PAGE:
but in a controlled and qualified by the princi- ples laid down in the doctrine of analogy.

A few deeailes ago thinkers and writers of the Spencerian and other kindred schools seldom touched upon the doctrine of a |)ersonal God without designat- ing it Anthropomorphism, and thereby, in their judg- ment, exehKling it definitively from the world of philosophic thought. Tliough on the wane, the fashion has not yei entirely disappeared. The charge of Anthropomorphism can be urged against our way of thinking and .speaking of God by those only who, despite the protestation of theologians and philoso- phers, persist in a.ssuming that terms are used univo- cally of God and of creatures. When arguiuents are offered to sustain the imputation, they usually exhibit an incorrect view regarding the es.sential element of personality. The gist of the proof is that the Infinite IS unlimited, while personality es.sentially involves limitation; therefore, to speak of an Infinite Person is to fall into an absurdity. What is truly essential in the concept of personality is, first, individual existence as opposed to indefiniteness and to identity with other beings; and next, pos.session, or intelligent control of self. To say that God is personal is to say that He is distinct from the Universe, and that He possesses Himself and His infinite activity, unde- termined by any necessity from within or from with- out. This conception is jierfectly compatible with that of infinity. Wlien the agnostic would forbid us to think of Gotl as personal, and would have us speak of Him as energy, force, etc., he merely substitutes lower and more imperfect conceptions for a higlier one, without escaping from what tie terms Anthropo- morphism, since these concepts too are derived from experience. Besides, he ofters violence to human nature when, as sometimes happens, he asks us to entertain for an impersonal Being, conceived under the mechanical types of force or energy, sentiments of reverence, obedience, and trust. These sentiments come into play only in the world of persons, and can- not be exercised towards a Being to whom we deny the attributes of personality.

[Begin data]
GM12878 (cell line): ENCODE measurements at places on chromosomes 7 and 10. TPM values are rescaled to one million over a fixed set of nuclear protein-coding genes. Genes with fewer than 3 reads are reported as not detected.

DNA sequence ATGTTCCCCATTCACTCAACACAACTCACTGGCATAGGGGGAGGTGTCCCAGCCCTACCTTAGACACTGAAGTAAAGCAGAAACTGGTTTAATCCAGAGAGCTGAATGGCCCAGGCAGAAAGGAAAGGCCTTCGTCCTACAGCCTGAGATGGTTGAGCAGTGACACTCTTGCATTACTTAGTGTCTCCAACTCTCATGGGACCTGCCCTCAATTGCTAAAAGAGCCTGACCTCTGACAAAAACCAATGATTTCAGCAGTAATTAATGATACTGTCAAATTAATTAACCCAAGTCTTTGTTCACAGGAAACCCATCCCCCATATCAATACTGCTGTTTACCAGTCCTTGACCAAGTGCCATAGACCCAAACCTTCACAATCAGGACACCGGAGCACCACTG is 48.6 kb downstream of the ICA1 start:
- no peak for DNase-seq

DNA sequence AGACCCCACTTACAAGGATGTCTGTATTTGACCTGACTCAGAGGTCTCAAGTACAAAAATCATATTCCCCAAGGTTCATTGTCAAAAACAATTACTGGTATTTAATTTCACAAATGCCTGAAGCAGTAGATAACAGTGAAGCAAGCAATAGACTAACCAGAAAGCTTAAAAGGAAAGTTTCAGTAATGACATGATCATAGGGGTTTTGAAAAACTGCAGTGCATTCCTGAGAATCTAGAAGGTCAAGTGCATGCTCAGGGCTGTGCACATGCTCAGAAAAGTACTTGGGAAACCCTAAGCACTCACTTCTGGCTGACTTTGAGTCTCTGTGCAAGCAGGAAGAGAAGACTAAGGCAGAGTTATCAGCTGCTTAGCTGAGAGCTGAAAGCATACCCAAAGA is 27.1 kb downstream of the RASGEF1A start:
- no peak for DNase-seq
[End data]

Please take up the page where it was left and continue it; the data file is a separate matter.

ANTHUoro.Moui'HiTKS (At'DiANs), a scct of Chris- tians that arose in the fourth century in Syria and extended into Scythia, sometimes called Audians, from their founder, .\udius. Taking the text of Genesis, i, 27, literally, Audius held that God has a human form. The error was so gross, and, to use St. Jerome's expression (Epist. vi, Ad Pammachium), so absolutely senseless, that it showed no \'itality. Towards the end of the century it appeared among some bodies of African Christians. Tiie Fathers who wrote against it it almost contemptuou.sly. In the time of Cyril of Alexandria, there were some anthropomorphites among the I'^gyptian monks. He compo.sed a short refutation of their error, which he attributed to extreme ignorance. (Adv. Anthrop. in P. G., LXXVI.) Concerning the charges of anthropomorphism preferred against Melito, Ter- tullian, Origen, and Lactantius, see the respective articles. The error was revived in northern Italy during the tenth century, but was efTectually su[>- pressed by the bishops, notably by the learned katherius, Bishop of Verona.

St. Thomas. C, Gent., I, x; III, xxxviii, xxxix; Sumnui Thcol., QQ. ii. iv, xiii; Wii.iielm and Scannell, Manual of CaOuHic Thrnlonu (London. 1890). I. l»k. II, I't. 1; Shanaiian, John fitkr't /lira of God in Calli. Univ. UiUl.. Ill; .1 Sludi/ of Relioion (New York. 18S8). I, lik, II. i; Flint. Thritm (New York. 1903). Lec't. Ill; Theoi.oret. Hitt, Eccl., IV, ix; ViaoUROux in Diet, de la Bible, s. v.; St. Augustine, De divers. quast,» Ad JSimpticianum, Q. vii; De civ. Dei, I, Q. ii.

J.\MES J. Fox.

Antichrist {ivrlxpivTos). In composition ivrl has various meanings: dvrijSafffXeus denotes a king who fills an interregnum; dyrurrpdrriyos, a pro- pra'tor; iydinraro!, a proconsul; in Homer diT/Ofos denotes one resembling a god in power and beauty,